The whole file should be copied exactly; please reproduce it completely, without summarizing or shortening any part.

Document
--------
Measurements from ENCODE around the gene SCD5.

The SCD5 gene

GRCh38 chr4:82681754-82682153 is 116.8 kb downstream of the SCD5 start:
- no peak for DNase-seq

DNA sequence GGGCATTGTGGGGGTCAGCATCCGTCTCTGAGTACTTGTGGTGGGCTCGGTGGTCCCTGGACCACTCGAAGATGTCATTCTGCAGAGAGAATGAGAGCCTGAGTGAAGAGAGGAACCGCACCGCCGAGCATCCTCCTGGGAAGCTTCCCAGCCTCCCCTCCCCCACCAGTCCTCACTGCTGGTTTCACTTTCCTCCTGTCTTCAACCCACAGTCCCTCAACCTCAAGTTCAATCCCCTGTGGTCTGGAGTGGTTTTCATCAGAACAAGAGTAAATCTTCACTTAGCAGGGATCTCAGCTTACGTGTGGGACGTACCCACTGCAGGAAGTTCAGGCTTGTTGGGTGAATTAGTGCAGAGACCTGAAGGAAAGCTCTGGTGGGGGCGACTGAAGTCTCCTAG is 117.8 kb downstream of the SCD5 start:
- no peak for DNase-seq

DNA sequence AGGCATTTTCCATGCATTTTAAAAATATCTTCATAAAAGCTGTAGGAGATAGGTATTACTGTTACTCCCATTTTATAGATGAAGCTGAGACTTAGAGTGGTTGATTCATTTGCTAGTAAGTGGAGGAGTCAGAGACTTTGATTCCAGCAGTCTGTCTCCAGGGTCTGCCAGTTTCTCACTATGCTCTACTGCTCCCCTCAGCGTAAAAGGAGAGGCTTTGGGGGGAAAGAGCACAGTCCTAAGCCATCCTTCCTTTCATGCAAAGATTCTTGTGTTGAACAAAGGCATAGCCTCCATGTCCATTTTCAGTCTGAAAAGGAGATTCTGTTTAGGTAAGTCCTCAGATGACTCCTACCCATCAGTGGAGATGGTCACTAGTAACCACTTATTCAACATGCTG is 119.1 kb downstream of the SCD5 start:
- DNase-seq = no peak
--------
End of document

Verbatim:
Measurements from ENCODE around the gene SCD5.

The SCD5 gene

GRCh38 chr4:82681754-82682153 is 116.8 kb downstream of the SCD5 start:
- no peak for DNase-seq

DNA sequence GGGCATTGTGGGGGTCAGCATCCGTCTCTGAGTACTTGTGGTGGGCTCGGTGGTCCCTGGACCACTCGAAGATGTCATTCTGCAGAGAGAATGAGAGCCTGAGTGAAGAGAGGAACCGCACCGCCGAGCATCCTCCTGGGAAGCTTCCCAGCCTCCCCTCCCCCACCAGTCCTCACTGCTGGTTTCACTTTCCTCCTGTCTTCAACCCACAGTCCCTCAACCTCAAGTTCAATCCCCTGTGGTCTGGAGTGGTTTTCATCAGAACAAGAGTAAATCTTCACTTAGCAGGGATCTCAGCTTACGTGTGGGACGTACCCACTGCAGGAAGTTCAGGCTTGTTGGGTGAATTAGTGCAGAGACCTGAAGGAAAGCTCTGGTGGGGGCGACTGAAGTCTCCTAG is 117.8 kb downstream of the SCD5 start:
- no peak for DNase-seq

DNA sequence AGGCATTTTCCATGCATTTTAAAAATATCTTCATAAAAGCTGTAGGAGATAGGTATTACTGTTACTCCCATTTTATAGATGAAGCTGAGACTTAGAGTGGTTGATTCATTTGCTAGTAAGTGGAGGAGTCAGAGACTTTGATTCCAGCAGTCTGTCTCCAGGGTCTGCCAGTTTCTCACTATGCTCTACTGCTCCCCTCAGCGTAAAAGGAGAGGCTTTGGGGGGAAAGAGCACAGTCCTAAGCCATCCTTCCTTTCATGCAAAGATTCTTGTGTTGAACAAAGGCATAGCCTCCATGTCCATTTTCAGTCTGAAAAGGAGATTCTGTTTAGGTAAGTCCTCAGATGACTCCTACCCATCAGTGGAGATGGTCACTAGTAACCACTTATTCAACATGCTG is 119.1 kb downstream of the SCD5 start:
- DNase-seq = no peak